Your knowledge and views about energy and the environment, to some degree, depend on whether you are a Democrat or Republican, plus, if you are associated with the fossil industry or green technologies. However, not only is energy low on the list of issues facing the candidates for the 2012 presidential election, it is not even important enough to be placed in polls. Also too, there is so much disinformation floating around in the various media that most people are just not aware of the seriousness of what might be facing humanity. Here is the inflation adjusted (in red) historical price of oil:
Note that our most serious recessions occurred just after the price of petroleum jumped.
You probably feel that gasoline prices are unbearable today, but might not know that we pay about half the price of Europeans. The difference is because we do not lop on as much tax. If you want to pay less for gas, go to OPEC countries, for many of them charge about one-fourth what we do. For people from Hawaii, we shell out about 10% more for gasoline than the U.S. average.
Around the world, electricity prices are all over the map. The U.S. average is about 12 cents/kWh, but Hawaii is three times that rate (36 cents/kWh). We thus are charged 300% more than the national average. As in gasoline, Europeans pay about twice as much per kilowatt hour compared to the U.S., but there are some global anomalies: Argentina (6 cents/kWh), Brazil (34 cents/kWh), Denmark (40 cents/kWh).
Wind and solar are intermittent and dispersed. There is no hope for these two options dominating in the future. In addition, there is not enough biomass/water to satisfy global needs, unless marine biomass can be effectively developed. Hot dry rock (if go deep enough, our planet does get very hot) has promise, but every exploratory effort has been abandoned.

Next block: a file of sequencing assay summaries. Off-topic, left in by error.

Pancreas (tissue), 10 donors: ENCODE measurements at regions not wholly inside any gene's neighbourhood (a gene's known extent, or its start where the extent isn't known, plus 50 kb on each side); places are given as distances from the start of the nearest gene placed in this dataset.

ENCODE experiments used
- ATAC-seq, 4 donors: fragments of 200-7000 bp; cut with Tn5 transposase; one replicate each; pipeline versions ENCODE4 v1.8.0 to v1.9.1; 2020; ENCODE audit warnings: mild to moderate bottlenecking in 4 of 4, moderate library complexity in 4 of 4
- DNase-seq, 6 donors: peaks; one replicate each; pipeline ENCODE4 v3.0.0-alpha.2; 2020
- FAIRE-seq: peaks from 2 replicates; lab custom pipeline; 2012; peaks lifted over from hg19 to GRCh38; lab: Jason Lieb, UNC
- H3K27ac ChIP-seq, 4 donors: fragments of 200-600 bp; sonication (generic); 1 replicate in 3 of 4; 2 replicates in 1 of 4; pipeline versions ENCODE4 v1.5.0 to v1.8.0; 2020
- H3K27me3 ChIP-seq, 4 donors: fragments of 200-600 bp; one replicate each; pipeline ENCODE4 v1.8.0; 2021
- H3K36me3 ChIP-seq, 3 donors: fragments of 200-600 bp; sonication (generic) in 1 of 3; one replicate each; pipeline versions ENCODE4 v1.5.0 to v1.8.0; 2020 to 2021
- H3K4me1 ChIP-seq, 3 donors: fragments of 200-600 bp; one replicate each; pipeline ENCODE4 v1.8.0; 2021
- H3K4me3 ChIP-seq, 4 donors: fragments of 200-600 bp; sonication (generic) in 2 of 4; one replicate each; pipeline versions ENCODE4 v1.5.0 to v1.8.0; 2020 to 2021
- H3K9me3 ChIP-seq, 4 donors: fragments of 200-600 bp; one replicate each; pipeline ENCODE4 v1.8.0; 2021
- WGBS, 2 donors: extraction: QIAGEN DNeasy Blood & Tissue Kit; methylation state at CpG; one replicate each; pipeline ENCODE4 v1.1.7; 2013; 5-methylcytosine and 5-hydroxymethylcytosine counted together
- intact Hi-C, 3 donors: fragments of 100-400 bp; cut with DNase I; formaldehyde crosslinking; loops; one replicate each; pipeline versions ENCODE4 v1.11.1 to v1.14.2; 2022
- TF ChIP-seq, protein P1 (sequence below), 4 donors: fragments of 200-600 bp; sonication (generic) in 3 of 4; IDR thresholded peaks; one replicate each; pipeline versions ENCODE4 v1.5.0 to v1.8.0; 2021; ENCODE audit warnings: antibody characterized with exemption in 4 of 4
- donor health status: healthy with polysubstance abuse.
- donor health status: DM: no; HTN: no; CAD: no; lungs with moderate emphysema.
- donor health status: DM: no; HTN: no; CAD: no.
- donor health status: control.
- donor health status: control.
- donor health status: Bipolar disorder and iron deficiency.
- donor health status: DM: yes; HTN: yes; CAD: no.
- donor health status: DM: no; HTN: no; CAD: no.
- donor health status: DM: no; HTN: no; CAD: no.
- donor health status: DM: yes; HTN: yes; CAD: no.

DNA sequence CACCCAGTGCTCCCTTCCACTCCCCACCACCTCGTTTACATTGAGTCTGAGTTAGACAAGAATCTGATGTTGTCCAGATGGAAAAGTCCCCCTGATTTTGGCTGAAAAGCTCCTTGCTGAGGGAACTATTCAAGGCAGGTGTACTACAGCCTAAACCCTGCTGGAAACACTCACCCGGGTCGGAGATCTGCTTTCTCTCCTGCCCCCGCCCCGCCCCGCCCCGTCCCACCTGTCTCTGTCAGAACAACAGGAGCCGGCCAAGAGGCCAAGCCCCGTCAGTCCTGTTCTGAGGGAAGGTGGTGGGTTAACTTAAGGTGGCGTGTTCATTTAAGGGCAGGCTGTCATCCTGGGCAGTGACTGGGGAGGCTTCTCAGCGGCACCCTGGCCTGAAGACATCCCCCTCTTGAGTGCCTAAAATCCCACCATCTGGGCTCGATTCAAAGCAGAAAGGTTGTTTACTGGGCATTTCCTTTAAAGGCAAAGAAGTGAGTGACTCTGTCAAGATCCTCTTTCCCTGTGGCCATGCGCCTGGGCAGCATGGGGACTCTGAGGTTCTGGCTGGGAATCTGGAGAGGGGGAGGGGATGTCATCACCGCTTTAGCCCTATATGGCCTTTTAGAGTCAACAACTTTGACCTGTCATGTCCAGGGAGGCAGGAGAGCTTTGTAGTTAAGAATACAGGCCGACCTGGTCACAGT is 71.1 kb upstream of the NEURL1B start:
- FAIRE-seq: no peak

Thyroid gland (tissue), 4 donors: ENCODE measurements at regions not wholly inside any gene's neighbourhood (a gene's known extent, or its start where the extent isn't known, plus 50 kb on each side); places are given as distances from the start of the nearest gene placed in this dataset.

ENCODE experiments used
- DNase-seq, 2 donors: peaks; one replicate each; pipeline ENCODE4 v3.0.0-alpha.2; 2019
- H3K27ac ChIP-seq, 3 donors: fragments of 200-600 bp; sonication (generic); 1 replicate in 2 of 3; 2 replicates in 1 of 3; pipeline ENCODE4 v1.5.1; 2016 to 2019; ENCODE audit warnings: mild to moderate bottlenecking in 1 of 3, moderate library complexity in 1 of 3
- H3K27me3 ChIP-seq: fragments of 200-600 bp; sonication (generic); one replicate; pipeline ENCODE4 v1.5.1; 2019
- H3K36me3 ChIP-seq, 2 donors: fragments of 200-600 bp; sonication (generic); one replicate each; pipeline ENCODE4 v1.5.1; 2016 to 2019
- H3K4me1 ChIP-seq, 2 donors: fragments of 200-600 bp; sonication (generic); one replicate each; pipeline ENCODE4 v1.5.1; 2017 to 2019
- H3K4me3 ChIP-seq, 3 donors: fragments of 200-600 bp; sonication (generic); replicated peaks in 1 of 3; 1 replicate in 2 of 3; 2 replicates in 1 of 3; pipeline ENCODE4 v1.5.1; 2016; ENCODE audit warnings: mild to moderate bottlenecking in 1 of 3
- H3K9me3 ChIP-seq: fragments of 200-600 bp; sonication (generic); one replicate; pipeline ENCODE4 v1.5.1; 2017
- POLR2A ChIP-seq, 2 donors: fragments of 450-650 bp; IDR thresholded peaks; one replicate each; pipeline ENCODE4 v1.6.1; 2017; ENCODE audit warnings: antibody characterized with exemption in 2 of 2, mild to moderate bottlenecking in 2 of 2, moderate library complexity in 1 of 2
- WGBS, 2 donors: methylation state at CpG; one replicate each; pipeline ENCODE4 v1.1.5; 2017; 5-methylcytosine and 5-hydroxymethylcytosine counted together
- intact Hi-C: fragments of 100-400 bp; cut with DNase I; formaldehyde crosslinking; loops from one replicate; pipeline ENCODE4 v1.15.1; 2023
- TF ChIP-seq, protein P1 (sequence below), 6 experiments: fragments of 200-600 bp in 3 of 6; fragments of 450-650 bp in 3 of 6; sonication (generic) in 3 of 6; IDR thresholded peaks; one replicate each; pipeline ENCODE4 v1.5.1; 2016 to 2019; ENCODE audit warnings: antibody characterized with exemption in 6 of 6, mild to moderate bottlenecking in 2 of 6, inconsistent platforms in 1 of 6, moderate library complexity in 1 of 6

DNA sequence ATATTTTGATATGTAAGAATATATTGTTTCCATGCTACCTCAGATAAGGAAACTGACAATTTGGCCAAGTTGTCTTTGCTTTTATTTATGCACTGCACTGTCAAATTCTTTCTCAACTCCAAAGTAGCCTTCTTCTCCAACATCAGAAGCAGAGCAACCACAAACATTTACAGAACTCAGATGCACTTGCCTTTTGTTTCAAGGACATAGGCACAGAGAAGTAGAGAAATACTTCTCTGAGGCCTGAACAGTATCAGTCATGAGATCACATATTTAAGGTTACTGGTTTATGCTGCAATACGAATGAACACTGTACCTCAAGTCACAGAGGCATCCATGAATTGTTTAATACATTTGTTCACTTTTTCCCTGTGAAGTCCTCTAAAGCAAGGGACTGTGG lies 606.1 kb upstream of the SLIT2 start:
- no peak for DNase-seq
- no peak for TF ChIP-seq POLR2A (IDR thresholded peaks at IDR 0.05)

Nuclear fission (left, think Atomic Bomb) was eliminated by Fukushima. Nuclear fusion (right, what our Sun and all the stars do to provide energy) hopes for ITER in France to advance the technology, but they are only running into more difficult problems. That system uses something called magnetic confinement. I think laser fusion, known as inertial confinement, shows more potential, and I continue to dream about cold fusion. There is, too, heavy ion fusion, a second form of the latter, which promises more than electricity. We need, though, to more seriously progress on the other two-thirds of our energy consumption.
The future trend now is to use the cellulosic portion of the plant and advance algae R&D, for microalgae can be up to five times more efficient than any terrestrial crop to convert sunlight plus nutrients and water into biofuels. The biomethanol economy with a direct methanol fuel cell for ground transport deserves a good look. There is a more futuristic pathway, the hydrogen economy, but my sense is that this alternative is many, many decades away.